US versus Iran escalates

President Trump ordered a missile attack on Baghdad airport that is reported to have killed a ‘top Iranian general’, in retaliation for attacks on the US embassy in Baghdad.

Iran has promised ‘harsh retaliation’.

US versus Iran has been at risk of escalation for years. To an extent at least that now appears to be happening.

What Iran has been doing is a concern. The US response raises concerns. This too and fro fury could fizzle, but it could get very ugly.

  • Trump Orders Strike Killing Top Iranian General in Baghdad MSN
    The commander of Iran’s powerful Revolutionary Guards Corps was killed early Friday in a drone strike at Baghdad International Airport that was authorized by President Trump, American officials said.The commander, Maj. Gen. Qassim Suleimani, and several officials from Iraqi militias backed by Tehran were killed when an American MQ-9 Reaper drone fired missiles into a convoy that was leaving the airport.

    The killing of General Suleimani was a staggering blow for Iran’s military and national pride, and was a serious escalation of Mr. Trump’s growing confrontation with Tehran, one that began with the death of an American contractor in Iraq in late December.

  • Terrorist General Soleimani Had Blood of Thousands On His Hands Daily Mail (UK)
    Qassem Soleimani masterminded the killing of hundreds of US troops in IED attacks, helped Assad slaughter his people in Syria, was an ally of Hezbollah and ‘more powerful than Iran’s president’.
  • Esper Says Iran May Be Planning More Attacks on U.S. Interests PBS
    Iran or its proxy forces may be planning further strikes on American interests in the Middle East, and the U.S. is prepared to take preemptive military action if it gets sufficient warning, Defense Secretary Mark Esper said Thursday.“The game has changed,” Esper said, citing a series of violent attacks on U.S. personnel and facilities in Iraq in recent months by Iran-supported militia groups. “We’re prepared to do what is necessary to defend our personnel and our interests and our partners in the region.”
  • Iran Vows ‘Harsh’ Retaliation AP
    Iran vowed “harsh retaliation” for a U.S. airstrike near Baghdad’s airport that killed a top Iranian general who had been the architect of its interventions across the Middle East, and the U.S. announced Friday it was sending more troops to the region as tensions soared in the wake of the targeted killing.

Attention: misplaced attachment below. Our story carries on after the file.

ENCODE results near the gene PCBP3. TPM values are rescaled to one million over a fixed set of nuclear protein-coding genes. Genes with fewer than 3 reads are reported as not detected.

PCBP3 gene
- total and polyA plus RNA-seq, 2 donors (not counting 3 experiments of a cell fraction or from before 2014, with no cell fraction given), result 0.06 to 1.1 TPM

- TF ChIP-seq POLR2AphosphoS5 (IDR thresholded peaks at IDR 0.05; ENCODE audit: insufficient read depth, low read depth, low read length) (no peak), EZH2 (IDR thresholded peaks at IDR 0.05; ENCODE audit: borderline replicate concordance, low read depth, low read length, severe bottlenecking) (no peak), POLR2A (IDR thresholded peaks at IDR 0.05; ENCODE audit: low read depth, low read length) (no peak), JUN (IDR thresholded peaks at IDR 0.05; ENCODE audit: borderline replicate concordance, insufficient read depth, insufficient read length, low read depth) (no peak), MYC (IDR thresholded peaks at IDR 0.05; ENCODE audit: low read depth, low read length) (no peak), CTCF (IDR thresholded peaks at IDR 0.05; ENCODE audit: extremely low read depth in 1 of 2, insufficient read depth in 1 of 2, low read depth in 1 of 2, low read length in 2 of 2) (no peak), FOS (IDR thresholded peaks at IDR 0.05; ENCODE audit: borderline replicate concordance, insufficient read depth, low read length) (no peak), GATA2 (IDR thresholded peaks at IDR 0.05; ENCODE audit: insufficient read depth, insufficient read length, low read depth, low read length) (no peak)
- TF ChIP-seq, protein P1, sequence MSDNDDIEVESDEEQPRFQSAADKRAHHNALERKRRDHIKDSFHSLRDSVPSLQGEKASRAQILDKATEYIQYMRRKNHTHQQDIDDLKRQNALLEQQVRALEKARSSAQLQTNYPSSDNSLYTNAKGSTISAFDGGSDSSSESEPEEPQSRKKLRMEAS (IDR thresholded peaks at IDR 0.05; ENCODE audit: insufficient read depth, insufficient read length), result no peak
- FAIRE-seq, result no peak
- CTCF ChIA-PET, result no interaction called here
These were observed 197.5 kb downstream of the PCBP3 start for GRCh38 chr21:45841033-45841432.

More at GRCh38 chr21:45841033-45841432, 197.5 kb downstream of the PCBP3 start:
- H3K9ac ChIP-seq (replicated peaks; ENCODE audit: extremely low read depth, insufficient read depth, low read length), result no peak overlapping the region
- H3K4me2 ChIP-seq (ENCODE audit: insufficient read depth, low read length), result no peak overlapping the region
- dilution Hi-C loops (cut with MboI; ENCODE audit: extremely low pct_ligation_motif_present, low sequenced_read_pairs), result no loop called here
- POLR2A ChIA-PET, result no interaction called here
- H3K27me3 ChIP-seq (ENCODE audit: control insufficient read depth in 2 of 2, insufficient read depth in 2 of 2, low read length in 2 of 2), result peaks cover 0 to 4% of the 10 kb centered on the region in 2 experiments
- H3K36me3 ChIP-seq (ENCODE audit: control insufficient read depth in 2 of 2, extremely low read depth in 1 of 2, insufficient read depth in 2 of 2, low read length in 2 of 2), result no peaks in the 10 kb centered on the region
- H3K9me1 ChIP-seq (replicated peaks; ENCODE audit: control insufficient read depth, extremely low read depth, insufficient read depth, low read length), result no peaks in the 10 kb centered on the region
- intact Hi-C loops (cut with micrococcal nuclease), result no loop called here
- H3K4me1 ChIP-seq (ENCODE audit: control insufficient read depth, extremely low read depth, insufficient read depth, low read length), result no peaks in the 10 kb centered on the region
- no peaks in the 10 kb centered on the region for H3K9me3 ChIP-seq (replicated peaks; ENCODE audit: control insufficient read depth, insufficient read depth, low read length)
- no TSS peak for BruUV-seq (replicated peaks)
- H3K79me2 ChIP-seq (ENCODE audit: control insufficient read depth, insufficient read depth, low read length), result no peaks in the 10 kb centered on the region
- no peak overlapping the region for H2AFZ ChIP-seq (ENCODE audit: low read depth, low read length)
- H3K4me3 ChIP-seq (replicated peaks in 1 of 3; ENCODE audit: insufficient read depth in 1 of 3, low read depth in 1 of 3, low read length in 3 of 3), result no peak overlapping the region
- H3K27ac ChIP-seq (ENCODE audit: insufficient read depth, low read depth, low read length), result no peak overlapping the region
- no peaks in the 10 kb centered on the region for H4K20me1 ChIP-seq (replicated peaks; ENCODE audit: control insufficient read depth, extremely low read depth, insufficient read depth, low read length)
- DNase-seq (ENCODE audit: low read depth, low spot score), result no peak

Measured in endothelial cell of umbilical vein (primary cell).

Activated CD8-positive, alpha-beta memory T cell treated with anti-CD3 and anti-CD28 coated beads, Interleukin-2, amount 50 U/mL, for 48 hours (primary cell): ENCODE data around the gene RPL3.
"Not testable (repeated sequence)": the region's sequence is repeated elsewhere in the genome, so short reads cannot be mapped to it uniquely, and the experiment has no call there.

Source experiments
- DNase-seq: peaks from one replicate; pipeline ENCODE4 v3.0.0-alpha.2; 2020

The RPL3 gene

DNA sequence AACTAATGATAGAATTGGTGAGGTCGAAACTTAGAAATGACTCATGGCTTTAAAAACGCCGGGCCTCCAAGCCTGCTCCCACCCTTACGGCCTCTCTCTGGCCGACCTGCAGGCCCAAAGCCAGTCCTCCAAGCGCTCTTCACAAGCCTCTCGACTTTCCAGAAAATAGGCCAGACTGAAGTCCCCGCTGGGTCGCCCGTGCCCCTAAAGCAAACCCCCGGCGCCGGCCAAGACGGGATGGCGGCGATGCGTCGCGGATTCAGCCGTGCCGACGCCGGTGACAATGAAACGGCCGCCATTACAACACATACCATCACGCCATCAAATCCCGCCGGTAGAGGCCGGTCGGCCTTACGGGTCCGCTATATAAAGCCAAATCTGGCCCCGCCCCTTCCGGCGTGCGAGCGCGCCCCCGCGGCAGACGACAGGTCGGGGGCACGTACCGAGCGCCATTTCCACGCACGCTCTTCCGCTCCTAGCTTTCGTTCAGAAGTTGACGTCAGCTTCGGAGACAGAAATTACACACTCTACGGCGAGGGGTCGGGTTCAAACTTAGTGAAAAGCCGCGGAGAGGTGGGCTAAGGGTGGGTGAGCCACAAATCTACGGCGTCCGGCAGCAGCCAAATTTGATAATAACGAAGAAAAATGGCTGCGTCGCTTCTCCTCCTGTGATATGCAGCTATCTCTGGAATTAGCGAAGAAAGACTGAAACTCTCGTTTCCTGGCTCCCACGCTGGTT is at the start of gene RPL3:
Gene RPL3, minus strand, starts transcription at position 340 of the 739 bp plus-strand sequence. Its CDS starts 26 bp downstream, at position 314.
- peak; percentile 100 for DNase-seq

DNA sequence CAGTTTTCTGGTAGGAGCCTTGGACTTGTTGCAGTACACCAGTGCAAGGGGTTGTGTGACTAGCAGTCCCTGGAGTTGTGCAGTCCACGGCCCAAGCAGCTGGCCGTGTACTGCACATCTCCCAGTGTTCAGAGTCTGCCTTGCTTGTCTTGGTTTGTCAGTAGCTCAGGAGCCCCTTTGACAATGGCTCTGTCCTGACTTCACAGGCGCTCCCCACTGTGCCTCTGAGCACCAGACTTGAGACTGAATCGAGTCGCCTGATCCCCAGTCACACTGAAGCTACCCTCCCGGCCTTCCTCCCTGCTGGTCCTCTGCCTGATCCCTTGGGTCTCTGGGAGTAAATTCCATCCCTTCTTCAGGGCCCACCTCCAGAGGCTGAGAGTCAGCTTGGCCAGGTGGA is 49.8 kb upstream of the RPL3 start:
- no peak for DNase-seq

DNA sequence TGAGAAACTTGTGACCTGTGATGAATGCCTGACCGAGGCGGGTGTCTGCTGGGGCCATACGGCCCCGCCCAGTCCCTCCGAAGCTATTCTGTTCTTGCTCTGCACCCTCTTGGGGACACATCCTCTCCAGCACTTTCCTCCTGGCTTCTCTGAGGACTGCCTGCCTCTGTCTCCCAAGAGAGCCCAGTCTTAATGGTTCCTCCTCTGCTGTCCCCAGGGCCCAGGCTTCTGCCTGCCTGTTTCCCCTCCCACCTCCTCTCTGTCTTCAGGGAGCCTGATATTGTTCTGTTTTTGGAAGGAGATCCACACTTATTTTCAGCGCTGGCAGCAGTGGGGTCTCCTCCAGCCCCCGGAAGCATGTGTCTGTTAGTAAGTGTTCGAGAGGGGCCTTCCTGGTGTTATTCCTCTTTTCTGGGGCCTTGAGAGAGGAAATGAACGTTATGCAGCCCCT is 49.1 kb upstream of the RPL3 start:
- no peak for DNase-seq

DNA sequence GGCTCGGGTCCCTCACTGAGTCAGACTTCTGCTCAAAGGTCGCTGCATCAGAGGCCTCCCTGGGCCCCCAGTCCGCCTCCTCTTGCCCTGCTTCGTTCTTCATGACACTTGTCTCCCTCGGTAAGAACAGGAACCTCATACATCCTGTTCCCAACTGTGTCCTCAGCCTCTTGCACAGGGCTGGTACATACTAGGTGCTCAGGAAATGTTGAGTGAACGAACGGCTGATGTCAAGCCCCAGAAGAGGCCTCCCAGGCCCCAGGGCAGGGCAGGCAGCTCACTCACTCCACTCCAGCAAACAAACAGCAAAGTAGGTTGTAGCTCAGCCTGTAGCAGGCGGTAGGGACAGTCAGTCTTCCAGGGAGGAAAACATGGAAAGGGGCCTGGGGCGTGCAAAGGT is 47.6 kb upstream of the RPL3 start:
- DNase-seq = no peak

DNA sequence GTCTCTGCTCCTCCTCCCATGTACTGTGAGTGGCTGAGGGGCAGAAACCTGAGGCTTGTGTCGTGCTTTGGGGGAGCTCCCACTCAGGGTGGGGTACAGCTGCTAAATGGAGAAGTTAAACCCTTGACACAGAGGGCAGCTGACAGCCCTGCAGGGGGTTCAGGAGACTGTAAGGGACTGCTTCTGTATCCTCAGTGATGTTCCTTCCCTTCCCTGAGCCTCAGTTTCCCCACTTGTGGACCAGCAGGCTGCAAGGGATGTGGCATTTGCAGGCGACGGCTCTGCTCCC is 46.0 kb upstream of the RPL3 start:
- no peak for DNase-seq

Iran’s Supreme Leader Ayatollah Ali Khamenei warned that “harsh retaliation is waiting” for the U.S. after the airstrike, calling Soleimani the “international face of resistance.” Khamenei declared three days of public mourning and appointed Maj. Gen. Esmail Ghaani, Soleimani’s deputy, to replace him as head of the Quds Force.

    Iranian President Hassan Rouhani called the killing a “heinous crime” and vowed his country would “take revenge.” Iran twice summoned the Swiss envoy, the first time delivering a letter to pass onto the United States.

  • After Killing of Top Iranian General, What May Come Next? Heather Hulburt, NY MagIn less than a week, the standoff between the U.S. and Iran has zoomed from what seemed to be a somewhat calibrated exchange of rockets, cyberattacks, and rhetoric to the killing of a man reckoned to be Iran’s second-most-powerful military official, causing military and counterterrorism experts to worry about nasty scenarios from all-out regional war to terrorist retaliation against Americans abroad or at home.

    While its unclear how exactly Tehran will retaliate, we can predict some of the broader consequences of this drastic escalation in U.S.-Iranian hostilities.

  • Trump Calls the Ayatollah’s Bluff  Matthew Continetti, Washington Free Beacon
    The successful operation against Qassem Soleimani, head of the Islamic Revolutionary Guard, is a stunning blow to international terrorism and a reassertion of American might. It will also test President Trump’s Iran strategy. It is now Trump, not Ayatollah Khamenei, who has ascended a rung on the ladder of escalation by killing the military architect of Iran’s Shiite empire. For years, Iran has set the rules. It was Iran that picked the time and place of confrontation. No more.Reciprocity has been the key to understanding Donald Trump.
  • Attack on U.S. Embassy in Iraq Shows Trump Is Failing Wendy Sherman, USA Today

    He walked into Iran’s trap.

    It is President Donald Trump’s failed policy toward Iran that has brought us to this combustible moment.

    Like much of Trump’s national security and foreign policy, his Iran approach is tactical and not strategic. The results have been devastating to U.S. interests. Iran’s most extreme hard-liners, the Iranian Revolutionary Guards Corps (IRGC) and Quds force, which never wanted the nuclear deal, have gained more power, arguing that the United States couldn’t be trusted to honor any agreement.

    Iran’s nefarious activities in the region have increased, because terror is not an expensive undertaking and so is largely immune from economic sanctions.